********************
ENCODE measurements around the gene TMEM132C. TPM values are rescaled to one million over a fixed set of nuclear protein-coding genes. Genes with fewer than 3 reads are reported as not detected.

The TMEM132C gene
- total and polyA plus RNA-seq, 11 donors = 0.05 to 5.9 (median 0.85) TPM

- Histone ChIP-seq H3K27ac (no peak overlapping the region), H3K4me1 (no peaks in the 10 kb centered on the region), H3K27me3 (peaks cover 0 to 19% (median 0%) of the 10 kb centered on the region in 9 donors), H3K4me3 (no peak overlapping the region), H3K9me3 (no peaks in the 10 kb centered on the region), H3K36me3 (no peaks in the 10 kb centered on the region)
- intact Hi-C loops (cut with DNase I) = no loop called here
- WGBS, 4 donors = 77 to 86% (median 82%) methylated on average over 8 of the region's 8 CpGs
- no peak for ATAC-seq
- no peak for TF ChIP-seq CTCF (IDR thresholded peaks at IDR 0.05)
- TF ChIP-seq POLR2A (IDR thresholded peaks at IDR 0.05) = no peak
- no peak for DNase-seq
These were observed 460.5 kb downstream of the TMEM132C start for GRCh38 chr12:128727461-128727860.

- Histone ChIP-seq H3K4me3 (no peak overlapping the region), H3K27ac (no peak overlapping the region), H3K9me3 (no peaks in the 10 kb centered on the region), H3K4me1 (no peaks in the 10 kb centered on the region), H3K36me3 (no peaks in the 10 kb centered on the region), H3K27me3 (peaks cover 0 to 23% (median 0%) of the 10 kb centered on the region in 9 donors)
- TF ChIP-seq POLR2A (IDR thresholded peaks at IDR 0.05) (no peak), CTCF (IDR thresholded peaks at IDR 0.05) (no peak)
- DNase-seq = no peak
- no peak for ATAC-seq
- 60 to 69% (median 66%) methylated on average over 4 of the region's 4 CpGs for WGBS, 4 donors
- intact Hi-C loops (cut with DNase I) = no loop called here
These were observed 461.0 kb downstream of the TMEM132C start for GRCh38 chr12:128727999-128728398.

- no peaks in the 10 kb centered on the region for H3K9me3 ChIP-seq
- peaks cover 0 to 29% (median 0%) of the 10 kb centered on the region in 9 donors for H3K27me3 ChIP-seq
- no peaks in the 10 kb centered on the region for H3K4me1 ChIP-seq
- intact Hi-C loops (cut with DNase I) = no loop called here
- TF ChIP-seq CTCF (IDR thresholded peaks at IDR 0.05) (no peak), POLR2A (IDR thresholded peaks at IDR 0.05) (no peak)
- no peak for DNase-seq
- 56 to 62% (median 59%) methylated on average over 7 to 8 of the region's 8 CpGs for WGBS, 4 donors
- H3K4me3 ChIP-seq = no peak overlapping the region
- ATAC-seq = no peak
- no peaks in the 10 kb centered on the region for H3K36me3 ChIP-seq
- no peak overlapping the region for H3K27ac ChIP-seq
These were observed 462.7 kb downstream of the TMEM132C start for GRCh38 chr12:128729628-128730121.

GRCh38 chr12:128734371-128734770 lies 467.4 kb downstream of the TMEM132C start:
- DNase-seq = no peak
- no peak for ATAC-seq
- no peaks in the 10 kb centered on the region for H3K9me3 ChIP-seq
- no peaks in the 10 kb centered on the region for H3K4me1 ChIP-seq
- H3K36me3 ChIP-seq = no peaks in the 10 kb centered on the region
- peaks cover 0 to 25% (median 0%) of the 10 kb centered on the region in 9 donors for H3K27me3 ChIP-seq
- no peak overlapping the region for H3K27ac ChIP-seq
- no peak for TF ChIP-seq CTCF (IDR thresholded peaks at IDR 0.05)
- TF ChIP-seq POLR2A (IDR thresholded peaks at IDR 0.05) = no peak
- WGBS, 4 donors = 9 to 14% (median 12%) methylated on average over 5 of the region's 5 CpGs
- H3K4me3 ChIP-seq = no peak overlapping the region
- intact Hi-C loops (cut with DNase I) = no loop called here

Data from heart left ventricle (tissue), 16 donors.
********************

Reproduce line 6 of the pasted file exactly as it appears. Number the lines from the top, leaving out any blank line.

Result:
- WGBS, 4 donors = 77 to 86% (median 82%) methylated on average over 8 of the region's 8 CpGs